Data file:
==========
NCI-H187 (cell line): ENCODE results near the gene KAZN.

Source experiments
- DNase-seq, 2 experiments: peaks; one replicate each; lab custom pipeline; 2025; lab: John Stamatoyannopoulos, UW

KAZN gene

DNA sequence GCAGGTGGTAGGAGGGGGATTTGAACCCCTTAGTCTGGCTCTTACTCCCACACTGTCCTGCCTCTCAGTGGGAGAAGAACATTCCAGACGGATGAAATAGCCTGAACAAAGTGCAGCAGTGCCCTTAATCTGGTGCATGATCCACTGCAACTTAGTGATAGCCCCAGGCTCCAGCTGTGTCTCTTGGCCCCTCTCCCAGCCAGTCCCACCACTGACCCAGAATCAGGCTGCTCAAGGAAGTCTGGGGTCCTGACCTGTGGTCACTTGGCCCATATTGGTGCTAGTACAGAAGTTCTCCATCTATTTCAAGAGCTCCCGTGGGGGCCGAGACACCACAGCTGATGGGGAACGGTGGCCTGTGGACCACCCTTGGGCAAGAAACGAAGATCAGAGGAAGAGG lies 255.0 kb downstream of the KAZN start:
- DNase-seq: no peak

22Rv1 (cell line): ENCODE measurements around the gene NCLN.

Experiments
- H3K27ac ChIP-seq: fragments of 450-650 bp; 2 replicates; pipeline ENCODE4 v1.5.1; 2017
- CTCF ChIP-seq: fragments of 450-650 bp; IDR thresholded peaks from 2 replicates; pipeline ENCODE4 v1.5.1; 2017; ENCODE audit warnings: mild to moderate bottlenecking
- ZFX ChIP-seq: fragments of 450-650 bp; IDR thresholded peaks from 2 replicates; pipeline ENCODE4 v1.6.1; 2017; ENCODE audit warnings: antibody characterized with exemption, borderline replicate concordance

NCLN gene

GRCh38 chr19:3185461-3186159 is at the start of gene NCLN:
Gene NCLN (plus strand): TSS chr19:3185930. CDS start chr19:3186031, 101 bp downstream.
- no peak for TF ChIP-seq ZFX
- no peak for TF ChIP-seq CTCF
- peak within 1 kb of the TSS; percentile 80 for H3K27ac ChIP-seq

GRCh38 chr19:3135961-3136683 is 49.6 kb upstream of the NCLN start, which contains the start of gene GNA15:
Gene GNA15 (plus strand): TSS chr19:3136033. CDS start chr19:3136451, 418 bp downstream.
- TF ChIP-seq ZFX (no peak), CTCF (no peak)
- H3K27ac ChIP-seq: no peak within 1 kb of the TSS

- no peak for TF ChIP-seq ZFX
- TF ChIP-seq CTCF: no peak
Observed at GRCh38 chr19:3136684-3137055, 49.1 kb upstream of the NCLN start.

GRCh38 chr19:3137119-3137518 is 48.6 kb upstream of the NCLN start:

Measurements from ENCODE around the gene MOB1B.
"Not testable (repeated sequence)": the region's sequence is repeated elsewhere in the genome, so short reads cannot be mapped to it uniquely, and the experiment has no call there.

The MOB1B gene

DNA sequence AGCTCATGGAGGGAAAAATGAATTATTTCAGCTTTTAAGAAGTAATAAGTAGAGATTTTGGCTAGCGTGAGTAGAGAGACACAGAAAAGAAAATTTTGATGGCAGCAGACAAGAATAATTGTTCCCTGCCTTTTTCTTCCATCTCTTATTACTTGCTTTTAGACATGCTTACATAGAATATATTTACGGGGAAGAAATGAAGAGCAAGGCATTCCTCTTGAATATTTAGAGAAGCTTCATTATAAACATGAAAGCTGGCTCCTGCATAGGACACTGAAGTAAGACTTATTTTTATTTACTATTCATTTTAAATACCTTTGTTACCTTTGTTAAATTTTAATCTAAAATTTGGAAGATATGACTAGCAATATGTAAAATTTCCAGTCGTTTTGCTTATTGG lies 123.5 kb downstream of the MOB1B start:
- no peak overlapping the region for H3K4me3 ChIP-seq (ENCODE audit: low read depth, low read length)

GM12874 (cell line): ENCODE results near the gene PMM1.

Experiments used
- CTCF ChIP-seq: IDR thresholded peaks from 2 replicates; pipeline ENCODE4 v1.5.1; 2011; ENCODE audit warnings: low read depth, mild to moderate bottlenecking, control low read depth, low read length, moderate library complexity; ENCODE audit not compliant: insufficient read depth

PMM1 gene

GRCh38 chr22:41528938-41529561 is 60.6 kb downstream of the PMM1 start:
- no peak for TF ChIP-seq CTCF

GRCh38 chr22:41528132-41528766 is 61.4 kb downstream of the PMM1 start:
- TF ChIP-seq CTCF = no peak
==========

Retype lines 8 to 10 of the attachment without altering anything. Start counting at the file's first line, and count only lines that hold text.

Experiments
- H3K27ac ChIP-seq: fragments of 450-650 bp; 2 replicates; pipeline ENCODE4 v1.5.1; 2017
- CTCF ChIP-seq: fragments of 450-650 bp; IDR thresholded peaks from 2 replicates; pipeline ENCODE4 v1.5.1; 2017; ENCODE audit warnings: mild to moderate bottlenecking